By Dearbail Jordan & Noor Nanji
Business reporter, BBC News
The number of people heading out to the Boxing Day sales rose by more than 50% compared to last year but footfall remains far below pre-pandemic levels.
Springboard said Covid was a “key reason” for a bounce back from 2021 when the Omicron variant was spreading and some restrictions were in place.
The firm added that good weather in some areas tempted shoppers out.
But numbers are still sharply below 2019 and people are expected to spend less due to the higher cost of living.
Footfall is down more than 30% compared to Boxing Day three years ago before Covid struck.
Springboard added that figures this year may have been helped by the fact that Boxing Day last year fell on a Sunday when many stores decided to stay closed or had reduced trading hours.
Diane Wehrle, insights director at retail analyst Springboard, said: “These results provide real reason for optimism among retailers, as these results come in the face of another rail strike and the underlying challenge of the cost of living crisis.”
Network Rail workers who are members of the RMT union are holding strike action until 06:00 GMT on 27 December. Rail firms have warned that services could be disrupted for much of the coming week.
Springboard said that despite the rail strike on Monday, footfall in central London – which has been the hardest hit of any location due to travel disruption – showed the sharpest increase in footfall for any area across the UK.
It rose by more than 139% compared to 26 December last year.
However, separate research suggests that shoppers may be intending to spend less this year.
Barclaycard predicts that the average person is set to spend £229 in the post-Christmas sales, £18 less than last year.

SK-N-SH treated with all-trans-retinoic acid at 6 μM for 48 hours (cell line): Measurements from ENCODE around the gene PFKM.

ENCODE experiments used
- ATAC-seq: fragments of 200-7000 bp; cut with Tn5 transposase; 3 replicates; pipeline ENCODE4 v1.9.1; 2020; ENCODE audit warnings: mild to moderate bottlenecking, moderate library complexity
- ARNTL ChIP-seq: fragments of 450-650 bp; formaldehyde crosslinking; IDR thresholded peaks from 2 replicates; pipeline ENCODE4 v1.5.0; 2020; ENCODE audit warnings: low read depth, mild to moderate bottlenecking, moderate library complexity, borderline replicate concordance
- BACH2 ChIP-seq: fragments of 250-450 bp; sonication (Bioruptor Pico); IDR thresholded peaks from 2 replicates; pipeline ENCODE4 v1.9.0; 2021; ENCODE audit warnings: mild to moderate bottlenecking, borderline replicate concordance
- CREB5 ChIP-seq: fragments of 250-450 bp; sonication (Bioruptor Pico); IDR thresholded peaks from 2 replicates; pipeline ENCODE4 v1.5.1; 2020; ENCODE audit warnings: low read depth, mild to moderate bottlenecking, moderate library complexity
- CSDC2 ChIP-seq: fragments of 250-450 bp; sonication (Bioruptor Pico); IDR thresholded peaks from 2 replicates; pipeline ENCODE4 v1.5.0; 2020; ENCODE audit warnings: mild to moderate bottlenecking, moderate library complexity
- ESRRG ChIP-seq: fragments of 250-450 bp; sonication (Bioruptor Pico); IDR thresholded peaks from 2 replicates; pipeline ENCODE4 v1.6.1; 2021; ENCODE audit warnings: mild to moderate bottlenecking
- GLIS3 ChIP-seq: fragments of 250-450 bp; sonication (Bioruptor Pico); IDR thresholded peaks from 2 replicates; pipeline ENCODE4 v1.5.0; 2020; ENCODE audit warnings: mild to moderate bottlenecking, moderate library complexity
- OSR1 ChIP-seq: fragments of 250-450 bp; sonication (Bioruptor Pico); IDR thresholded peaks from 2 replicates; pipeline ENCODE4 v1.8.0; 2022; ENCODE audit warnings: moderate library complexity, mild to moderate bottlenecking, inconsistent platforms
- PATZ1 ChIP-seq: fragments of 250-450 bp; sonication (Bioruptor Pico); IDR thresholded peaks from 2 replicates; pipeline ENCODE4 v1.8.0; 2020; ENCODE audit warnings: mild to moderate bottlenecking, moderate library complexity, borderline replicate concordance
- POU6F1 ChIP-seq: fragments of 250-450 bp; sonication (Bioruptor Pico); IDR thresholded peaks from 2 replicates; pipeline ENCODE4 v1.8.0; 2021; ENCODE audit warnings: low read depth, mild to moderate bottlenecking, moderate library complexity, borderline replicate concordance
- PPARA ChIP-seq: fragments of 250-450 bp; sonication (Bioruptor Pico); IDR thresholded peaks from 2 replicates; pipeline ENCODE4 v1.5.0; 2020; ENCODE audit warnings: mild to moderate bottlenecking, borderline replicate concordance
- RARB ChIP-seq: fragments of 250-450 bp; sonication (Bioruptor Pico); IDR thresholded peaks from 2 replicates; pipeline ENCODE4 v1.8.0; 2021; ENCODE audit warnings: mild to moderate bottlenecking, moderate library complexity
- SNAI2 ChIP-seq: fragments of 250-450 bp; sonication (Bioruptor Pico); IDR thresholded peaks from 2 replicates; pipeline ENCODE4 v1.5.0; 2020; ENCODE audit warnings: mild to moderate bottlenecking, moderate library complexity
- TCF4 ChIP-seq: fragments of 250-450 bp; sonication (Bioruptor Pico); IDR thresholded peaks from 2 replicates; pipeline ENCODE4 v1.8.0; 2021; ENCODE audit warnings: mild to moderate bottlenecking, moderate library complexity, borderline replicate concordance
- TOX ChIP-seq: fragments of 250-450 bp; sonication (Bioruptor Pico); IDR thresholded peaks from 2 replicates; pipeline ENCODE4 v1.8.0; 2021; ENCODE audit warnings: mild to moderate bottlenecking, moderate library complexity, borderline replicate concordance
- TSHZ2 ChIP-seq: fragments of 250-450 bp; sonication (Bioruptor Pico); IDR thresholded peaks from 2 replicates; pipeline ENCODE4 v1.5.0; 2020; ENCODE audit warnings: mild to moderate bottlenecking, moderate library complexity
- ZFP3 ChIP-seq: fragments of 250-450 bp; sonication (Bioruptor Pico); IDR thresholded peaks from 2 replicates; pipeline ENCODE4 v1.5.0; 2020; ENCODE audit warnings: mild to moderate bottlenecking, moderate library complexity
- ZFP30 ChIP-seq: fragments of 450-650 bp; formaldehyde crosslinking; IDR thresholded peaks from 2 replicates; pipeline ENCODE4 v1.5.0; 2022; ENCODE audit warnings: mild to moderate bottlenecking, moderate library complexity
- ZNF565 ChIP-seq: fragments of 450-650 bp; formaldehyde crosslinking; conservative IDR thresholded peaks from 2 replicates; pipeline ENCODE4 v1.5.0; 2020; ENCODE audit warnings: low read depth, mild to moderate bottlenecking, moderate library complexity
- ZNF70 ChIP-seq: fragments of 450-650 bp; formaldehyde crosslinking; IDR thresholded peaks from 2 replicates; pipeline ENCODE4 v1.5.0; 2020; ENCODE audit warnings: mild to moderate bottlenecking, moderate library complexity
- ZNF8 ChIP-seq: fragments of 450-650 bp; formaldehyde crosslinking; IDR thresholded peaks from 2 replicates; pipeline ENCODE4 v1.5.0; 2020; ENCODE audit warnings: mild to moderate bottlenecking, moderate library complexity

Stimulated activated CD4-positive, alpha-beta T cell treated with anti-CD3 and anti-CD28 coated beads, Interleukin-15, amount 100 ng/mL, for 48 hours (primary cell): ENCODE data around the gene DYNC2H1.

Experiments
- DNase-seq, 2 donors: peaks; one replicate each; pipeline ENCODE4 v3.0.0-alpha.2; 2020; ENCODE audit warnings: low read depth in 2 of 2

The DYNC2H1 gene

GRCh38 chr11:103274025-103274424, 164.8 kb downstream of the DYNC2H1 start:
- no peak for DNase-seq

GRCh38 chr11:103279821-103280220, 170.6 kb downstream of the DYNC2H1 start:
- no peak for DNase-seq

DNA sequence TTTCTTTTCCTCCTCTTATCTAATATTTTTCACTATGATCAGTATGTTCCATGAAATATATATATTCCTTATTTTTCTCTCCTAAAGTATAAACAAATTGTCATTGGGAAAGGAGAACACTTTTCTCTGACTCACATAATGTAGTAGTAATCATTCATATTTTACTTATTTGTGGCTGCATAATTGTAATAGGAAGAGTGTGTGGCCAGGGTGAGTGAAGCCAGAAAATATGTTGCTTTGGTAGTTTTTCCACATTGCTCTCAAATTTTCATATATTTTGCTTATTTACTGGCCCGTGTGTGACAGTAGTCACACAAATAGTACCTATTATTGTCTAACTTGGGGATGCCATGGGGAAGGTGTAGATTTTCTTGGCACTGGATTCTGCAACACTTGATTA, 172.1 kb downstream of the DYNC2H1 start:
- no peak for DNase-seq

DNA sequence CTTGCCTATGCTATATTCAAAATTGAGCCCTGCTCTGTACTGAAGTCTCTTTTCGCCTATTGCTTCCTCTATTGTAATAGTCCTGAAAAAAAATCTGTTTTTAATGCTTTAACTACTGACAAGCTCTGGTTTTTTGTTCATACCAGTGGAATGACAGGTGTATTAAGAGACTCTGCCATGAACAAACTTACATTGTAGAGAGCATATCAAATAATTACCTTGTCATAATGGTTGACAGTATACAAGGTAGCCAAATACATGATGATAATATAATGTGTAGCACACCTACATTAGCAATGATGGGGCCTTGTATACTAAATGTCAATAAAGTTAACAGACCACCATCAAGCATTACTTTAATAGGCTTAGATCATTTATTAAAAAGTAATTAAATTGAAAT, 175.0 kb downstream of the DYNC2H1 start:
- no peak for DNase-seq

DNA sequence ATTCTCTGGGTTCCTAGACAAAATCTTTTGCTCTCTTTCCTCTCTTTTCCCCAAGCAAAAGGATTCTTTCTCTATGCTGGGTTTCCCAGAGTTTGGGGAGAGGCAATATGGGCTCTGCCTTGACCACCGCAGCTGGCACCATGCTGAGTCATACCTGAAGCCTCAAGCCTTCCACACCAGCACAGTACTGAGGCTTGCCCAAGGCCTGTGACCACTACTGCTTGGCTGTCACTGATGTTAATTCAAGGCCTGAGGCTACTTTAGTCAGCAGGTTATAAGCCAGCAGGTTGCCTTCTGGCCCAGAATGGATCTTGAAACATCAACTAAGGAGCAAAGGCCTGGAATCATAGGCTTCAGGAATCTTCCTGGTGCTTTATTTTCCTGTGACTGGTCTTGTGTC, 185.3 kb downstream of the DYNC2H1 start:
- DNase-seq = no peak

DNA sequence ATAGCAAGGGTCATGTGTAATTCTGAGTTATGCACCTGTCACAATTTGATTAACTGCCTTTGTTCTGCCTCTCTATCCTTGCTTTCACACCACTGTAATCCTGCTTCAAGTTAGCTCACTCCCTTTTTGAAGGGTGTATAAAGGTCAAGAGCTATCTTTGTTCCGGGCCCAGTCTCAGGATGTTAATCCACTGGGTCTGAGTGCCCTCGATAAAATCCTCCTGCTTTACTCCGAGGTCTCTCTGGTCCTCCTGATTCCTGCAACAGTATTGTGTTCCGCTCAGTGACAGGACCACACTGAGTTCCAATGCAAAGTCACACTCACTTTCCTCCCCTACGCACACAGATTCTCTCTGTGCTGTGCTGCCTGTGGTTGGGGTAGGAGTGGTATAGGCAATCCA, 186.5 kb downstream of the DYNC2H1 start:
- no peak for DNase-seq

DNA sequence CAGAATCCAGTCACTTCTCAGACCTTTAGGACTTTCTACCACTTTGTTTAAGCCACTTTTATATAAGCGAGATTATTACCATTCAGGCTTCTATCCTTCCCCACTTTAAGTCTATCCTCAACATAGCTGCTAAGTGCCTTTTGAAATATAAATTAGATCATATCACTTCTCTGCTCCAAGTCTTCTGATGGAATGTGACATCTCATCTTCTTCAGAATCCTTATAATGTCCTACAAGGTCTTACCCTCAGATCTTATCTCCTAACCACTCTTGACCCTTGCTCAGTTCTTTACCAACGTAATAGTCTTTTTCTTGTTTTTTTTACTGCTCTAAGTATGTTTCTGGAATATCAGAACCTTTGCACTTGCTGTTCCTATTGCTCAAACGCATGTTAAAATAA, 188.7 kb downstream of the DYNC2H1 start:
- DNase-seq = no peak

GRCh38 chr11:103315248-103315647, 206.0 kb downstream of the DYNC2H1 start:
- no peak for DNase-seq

In a survey of 2,000 would-be shoppers, the credit card firm by Barclaycard found that 42% said the higher cost of living would temper spending in the post-Christmas sales, with many of those saying they would spend less compared to previous years.
The rate of price rises – also known as inflation – hit 10.7% in November which was lower than October but is still at its highest for 40 years.
Dr Sarah Montano, retail expert and senior lecturer of marketing at the University of Birmingham, said: “For many consumers, obviously they would’ve been shopping pre-Christmas, as we had the Black Friday sales and things like that.
“As we move into the new year, we expect consumers to be a bit cautious because of course, the heating bills will still be to come for consumers and that will impact on their discretionary spending.”
Harshna Cayley, head of online payments at Barclaycard Payments, said: “The rising cost of living and inflationary pressures have naturally had an impact on the amount being spent in the post-Christmas sales this year.
“Having said that, retailers can take confidence knowing that shoppers still plan to make the most of the deals and discounts on offer.”
Mike Ranson, general manager at Tessuti, a clothing store in Liverpool, told the BBC that Boxing Day remained “one of the most important days of the year for us”.
But he said that the store has introduced steep discounts across its goods. “We are doing up to 50% across all brands, so we’ve got discounts across I’d say 90% of the brands across the stores. We have gone pretty big on sales this year.”
Many people, especially teenagers and young adults, will have received cash or gift vouchers and may look to spend them in the Boxing Day sales.
“Retailers will be wanting to attract them and get a nice boost post Christmas,” said Dr Montano
Industrial action could mean that roads are busier than usual, with shoppers facing traffic as they head out to the sales.
The AA forecasts that 15.2 million cars will be on the roads during the day.
The motoring organisation said: “Traffic is likely to build around shopping centres as lots of people seek a bargain in the sales. Meanwhile, football fans will travel to see their teams.”
It said there could be “localised” congestion, but added: “Traffic should be dispersed throughout the day as people take their time after Christmas Day.”